Healthy buildings are at the nexus of sustainability and occupant health and comfort goals. However, reducing your carbon footprint and improving the well-being of your occupants requires a comprehensive understanding of your indoor environmental quality.
What is Indoor Environmental Quality?
Indoor environmental quality (IEQ) encompasses all physical characteristics of indoor environments that can affect our health, wellbeing and performance.
Key IEQ Parameters
Indoor air quality (IAQ) is critical to health and wellbeing. Poor IAQ can cause various health problems, such as headaches, dizziness, eye irritation, respiratory issues and disease transmission. Common sources of indoor air pollution include:
- Biological Pollutants
- Carbon Monoxide (CO)
- Formaldehyde/Pressed Wood Products
- Lead (Pb)
- Nitrogen Dioxide (NO2)
- Radon (Rn)
- Indoor Particulate Matter
- Secondhand Smoke/ Environmental Tobacco Smoke
- Volatile Organic Compounds (VOCs)
- Wood Smoke
Thermal comfort is one of the leading factors in occupant satisfaction and productivity within the built environment, making it a vital component of a healthy building strategy. For example, studies show performance increases with temperatures up to 21-22 °C and decrease with temperatures above 23-24 °C.
Moreover, temperature control directly correlates to your carbon footprint and utility bills. Heat is the largest energy end-use and contributes 40% of global carbon dioxide (CO2) emissions.
Humidity is a measure of the amount of water vapor in the air. Maintaining appropriate humidity levels is vital to occupancy health and overall building health. Too much humidity can cause dampness and mold, and too little means the air becomes dry and uncomfortable, which can negatively impact the immune response and irritate respiratory systems.
A World Green Building Council report found that office noise distractions triggered a 66% drop in concentration and performance among those surveyed. In addition, people exposed to excessively loud noise experience hearing damage, increased stress hormone levels, raised blood pressure, and motivational loss.
Poor lighting is often overlooked in the workplace despite its association with various physical and mental health effects, such as eye strain, headaches, fatigue, stress, and anxiety. This makes it a crucial component of occupant health and well-being.
In addition, inefficient use of indoor lighting (i.e. leaving lights on in an empty space) is wasteful and negatively impacts your bottom-line sustainability efforts.
The Benefits of IEQ Monitoring
Indoor environmental quality monitoring leverages IoT sensors to collect real-time data on the conditions of a room or zone. This data can then be integrated with smart building platforms to unveil underlying problems that might not be immediately recognizable by a human, such as the high concentration of particulate matter or carbon dioxide or unhealthily low humidity levels. An IEQ monitoring solution can also alert facility managers when IEQ parameters reach a specified threshold and automate building controls for quick remediation or optimization.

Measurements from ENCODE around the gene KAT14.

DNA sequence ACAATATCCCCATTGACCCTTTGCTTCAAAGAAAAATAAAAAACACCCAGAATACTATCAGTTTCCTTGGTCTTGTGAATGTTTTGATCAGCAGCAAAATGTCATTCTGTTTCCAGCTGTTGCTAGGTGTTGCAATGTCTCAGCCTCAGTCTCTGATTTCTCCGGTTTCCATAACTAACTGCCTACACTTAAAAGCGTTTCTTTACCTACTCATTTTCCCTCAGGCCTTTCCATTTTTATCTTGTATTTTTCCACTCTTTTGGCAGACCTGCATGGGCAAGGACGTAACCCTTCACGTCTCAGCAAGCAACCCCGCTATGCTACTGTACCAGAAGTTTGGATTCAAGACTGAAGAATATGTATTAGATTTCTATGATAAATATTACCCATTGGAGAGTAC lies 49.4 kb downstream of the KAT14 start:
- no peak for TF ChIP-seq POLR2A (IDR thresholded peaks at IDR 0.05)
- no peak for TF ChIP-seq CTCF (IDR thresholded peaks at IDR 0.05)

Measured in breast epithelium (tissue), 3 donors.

Enhances Health and Comfort
IEQ monitoring enhances occupant health, improves the quality of life, and reduces the risk of stress and potential injuries with a high-quality interior environment that aligns with sustainable design practices, including WELL, Fitwel and LEED.
A high level of IEQ can also lead to increased productivity. Poor indoor air quality, for example, can cause fatigue and reduce cognitive function, making it harder for occupants to perform their duties. By maintaining a high level of IEQ, facility managers can help ensure that occupants are productive and efficient. A study found that companies that adopt more rigorous environmental standards are associated with higher labor productivity, by an average of 16 percent, over non-green firms.
Reduces Carbon Footprint
Buildings are responsible for 30% of global greenhouse gas emissions that warm the planet. IEQ monitoring helps improve the energy efficiency of a building by identifying areas of energy waste and testing the effectiveness of a building’s HVAC and control systems.
Improves Building Longevity & Value
IEQ monitoring can also help improve the longevity of a building. By identifying and addressing issues that could negatively impact the building’s structural integrity, facility managers can help ensure that the building remains in good condition for years.
Moreover, a well-maintained facility enables building owners to seek higher rent and resale. For owners and developers, healthy buildings result in 3% higher rent premiums and 7% higher cash flow, as well as higher occupancy rates and transactional prices.
Continous IEQ monitoring provides actionable insights that enable facility managers to identify problems quickly before they become costly utility, maintenance or legal bills.
Leveraging data through IEQ monitoring can lead to energy savings, reductions in service calls, happier tenants, and higher rental rates.
IEQ monitoring solutions like ioAirFlow, powered by Groundfloor, enable you to collect, understand, and share information on your buildings’ indoor environmental quality, energy efficiency and performance and recommend improvements that keep your properties running optimally and your occupants happy.